Some may insist that this amendment honors that for which so many men fought and died, but I hesitate to believe that a single American soldier ever gave his life in defense of the flag. If any of them had, then they died in vain for a symbol, a multi-colored piece of cloth. What diminishes the sacrifices made by our nation's veterans is allowing politicians to assign special protection to a glorified dish towel while they continue their mission to desecrate the rest of the Constitution.
The exact wording of the amendment in question reads as follows: "The Congress shall have power to prohibit the physical desecration of the flag of the United States." Seeing as how the proponents of this amendment aren't offering any further explanation, I would like to address four main concerns of mine.
First of all, the amendment fails to define "desecration." Must the desecration be deliberate, or can it be accidental? Are there degrees of desecration? Will the failure to properly illuminate the flag at night be considered a federal crime?
Secondly, there is no definition of "flag." Are we talking about the actual star-spangled, red-white-and-blue banners flying over government buildings? Would privately owned flags be included? If so, what does that do to property rights in this country? And what about representations of the flag on bandanas, scarves, boxer shorts, t-shirts, jackets and countless other items of clothing? Will certain uses of the flag be taboo? For example, could a Republican-controlled Congress rule that the waving of miniature flags at the Democratic National Convention constitutes a form of desecration?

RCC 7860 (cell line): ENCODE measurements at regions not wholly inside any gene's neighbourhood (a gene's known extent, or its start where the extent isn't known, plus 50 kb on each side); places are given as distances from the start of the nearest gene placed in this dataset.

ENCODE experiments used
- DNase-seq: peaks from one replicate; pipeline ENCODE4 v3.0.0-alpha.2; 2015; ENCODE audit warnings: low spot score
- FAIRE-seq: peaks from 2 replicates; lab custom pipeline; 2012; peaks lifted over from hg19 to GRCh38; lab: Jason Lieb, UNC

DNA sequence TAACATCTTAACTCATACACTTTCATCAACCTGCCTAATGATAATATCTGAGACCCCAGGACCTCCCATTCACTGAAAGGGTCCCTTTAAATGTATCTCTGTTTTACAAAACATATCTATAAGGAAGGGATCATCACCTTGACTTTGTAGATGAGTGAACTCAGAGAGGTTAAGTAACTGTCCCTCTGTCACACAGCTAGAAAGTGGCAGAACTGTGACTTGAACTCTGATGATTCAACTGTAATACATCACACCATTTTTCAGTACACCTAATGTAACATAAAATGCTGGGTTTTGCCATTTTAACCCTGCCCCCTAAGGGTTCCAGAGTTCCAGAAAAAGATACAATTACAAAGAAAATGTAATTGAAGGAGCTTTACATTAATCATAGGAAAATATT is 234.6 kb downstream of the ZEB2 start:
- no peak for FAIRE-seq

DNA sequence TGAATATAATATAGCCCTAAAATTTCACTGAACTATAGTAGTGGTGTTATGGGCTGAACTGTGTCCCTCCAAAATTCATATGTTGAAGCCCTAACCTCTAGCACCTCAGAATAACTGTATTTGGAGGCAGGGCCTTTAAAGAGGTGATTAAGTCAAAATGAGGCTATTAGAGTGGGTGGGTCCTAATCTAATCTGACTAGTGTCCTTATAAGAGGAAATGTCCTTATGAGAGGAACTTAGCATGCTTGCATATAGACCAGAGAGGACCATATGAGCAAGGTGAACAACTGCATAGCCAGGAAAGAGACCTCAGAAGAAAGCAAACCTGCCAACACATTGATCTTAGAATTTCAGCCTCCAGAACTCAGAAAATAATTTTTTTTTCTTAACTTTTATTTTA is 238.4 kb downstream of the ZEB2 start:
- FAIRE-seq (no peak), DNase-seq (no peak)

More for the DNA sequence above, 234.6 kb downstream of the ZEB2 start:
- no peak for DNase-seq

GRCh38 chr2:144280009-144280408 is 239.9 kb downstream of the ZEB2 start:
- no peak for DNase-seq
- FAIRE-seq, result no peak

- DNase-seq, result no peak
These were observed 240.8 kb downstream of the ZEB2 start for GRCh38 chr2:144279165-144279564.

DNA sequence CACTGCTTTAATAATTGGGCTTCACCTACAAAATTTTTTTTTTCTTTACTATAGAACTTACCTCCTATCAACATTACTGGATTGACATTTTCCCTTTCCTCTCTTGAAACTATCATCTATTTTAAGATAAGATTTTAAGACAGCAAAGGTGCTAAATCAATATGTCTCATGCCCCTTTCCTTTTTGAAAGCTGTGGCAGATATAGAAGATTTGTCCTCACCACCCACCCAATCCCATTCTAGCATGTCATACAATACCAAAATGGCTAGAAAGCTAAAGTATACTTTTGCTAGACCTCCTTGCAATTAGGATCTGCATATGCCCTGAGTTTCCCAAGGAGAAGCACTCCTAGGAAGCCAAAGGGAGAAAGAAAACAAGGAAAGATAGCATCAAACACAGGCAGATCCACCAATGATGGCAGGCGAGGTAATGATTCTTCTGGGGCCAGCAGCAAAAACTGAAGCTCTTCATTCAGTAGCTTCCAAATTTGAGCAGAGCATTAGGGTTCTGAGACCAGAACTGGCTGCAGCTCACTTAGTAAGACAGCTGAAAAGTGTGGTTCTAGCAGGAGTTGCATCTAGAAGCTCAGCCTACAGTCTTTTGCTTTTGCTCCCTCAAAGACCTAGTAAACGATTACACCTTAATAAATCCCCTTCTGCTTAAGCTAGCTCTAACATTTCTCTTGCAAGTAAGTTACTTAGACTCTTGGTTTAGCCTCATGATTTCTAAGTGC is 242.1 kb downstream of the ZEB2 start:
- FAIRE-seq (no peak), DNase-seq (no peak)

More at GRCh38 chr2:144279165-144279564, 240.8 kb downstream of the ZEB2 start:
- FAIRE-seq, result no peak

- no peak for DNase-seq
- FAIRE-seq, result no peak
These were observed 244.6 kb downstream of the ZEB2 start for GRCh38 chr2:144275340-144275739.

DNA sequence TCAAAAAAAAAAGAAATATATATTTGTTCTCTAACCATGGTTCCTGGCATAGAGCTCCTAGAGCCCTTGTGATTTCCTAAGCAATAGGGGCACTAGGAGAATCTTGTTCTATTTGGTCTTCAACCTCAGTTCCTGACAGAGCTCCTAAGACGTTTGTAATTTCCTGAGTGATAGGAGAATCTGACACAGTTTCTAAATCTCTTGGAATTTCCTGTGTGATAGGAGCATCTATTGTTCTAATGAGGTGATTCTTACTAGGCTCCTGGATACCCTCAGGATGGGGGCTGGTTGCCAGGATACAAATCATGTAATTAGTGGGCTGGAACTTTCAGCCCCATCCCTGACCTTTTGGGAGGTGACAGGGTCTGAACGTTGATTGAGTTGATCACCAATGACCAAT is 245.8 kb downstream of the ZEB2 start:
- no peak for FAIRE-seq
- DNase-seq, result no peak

Thirdly, we have no way of knowing this amendment's economic impact. What will it cost to investigate and prosecute incidents of flag desecration? Would yet another federal agency have to be created to crack down on the apparently vast, organized criminal network of flag-burners? Will this turn into yet another black hole for taxpayer dollars?
Finally, this amendment does nothing but expand the power of the federal government. With such vague wording, it would be left to Congress to arbitrarily define--and redefine--its scope. Washington bureaucrats would essentially have absolute dictatorial power over this issue. They will be constantly tinkering with the meaning of the amendment through various pieces of legislation, and that will most assuredly give rise to an endless stream of costly court battles.
It may seem silly to think that an 85-year-old veteran, who raises Old Glory in his front lawn and forgets to take it down during inclement weather, resulting in a torn, faded flag, could be considered guilty of a federal offense. But with ratification of this new amendment, what once seemed absurd suddenly appears within the realm of possibility and becomes an issue that Congress must confront when defining what it means to physically desecrate the flag.
Here's something else that may help put the flag-burning amendment into perspective. When the Chinese government assumed control of Hong Kong in 1997, one of the first laws it passed was a ban on the defacing of the national flag. Do we really want to emulate China? Why can't we leave such laws to oppressive communist regimes and keep this the Land of the (Relatively) Free?
I realize that in these uncertain times people want to do something to show they can be good little patriots, but this amendment has nothing to do with patriotism. In fact, it goes against everything the flag is supposed to represent.
And if supporters of this ridiculous amendment think there's a flag-burning problem now, wait until it becomes illegal. Man-made global warming would suddenly become a reality.